Jack Nicklaus donates his design services to American Lake veterans’ course

Updated: August 5, 2010

Jack Nicklaus may have been putting on a golf clinic when he visited the Seattle area last month, but there was much more on his mind.

Like helping the veterans and the folks who run the American Lake Veterans Golf Course in Tacoma.

Nicklaus was in town to put on a show and take a look at a project he will do on his own dime. Nicklaus will design a new nine at the American Lake Veterans Course, a course that helps injured veterans begin to cope with their disabilities.

Former PGA Tour pro Ken Still has known Nicklaus for years and years. In fact, the two were Ryder Cup teammates back in 1969. Still had never asked Nicklaus for anything, until it came time to help the veterans and the folks at American Lake Veterans Golf Course.

Still called Nicklaus for help with American Lake Golf Course at the VA Hospital in Lakewood, the only course in the country that is completely accessible to wounded and disabled veterans.

“Jack, you need to be involved down here,” Still told Nicklaus.

“What do you want me to do, Kenny?” Nicklaus asked.

“I want you to come out here and design a golf course for these guys,” Still replied.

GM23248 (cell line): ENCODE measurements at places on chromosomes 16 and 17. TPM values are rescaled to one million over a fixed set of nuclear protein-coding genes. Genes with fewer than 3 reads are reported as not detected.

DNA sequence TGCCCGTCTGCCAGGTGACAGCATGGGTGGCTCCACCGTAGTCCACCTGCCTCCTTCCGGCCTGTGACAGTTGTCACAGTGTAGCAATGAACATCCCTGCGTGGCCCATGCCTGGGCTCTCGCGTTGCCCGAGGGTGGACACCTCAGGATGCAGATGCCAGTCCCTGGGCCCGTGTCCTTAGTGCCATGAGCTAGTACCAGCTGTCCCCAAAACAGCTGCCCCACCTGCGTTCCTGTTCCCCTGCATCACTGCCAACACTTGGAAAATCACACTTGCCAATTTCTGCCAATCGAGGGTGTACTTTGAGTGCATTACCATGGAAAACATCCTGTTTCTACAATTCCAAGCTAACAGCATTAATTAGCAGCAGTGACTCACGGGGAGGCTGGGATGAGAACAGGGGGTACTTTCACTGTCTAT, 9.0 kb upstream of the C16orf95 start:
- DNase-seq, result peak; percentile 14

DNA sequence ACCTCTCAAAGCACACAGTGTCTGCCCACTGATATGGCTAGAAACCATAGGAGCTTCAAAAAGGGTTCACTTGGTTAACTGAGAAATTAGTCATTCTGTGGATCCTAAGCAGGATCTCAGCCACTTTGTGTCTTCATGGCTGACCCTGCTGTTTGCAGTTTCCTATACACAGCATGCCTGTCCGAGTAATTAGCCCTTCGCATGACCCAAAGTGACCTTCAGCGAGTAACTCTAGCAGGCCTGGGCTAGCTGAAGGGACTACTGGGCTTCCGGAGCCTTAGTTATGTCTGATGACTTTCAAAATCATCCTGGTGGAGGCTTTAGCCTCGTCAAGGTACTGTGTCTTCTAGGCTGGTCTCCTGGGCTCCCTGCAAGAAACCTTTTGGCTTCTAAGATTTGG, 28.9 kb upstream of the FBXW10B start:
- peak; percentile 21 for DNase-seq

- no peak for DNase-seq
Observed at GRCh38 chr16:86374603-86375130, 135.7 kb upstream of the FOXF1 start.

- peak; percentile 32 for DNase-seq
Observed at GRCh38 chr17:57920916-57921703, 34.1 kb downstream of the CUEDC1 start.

Nicklaus had a one-word response: “OK.”

That is the conversation which led Nicklaus to Tacoma Country and Golf Club for a clinic and to take a look at the land where he will design a new nine for the veterans. That conversation was the seed for what took place this week.

“We will redo a little bit of the old nine to match up with the new nine,” he said. “We’ll have 18 holes of golf, and hopefully this will be a prototype for a lot of places around the country.”

Nicklaus, 70, knew nothing about American Lake Golf Course until he heard from Still, who has given free lessons for years at the course. Nicklaus did not know that it was run entirely by volunteers, many of them veterans in their 70s, nor was he aware of the positive impact that golf can have on wounded veterans.

Once Nicklaus started meeting with those veterans, the project took on special meaning for him.

At the end of his clinic Monday, Nicklaus worked individually with several disabled and wounded veterans, giving encouragement after each shot. At times, Nicklaus seemed to get choked up. Afterward, he posed for pictures and signed autographs until every veteran was satisfied.

Nicklaus is one of the most respected and renowned golf designers in the world. But this project will present unique challenges for him. He will need to make a course that is accessible to the disabled, yet challenging for able-bodied veterans.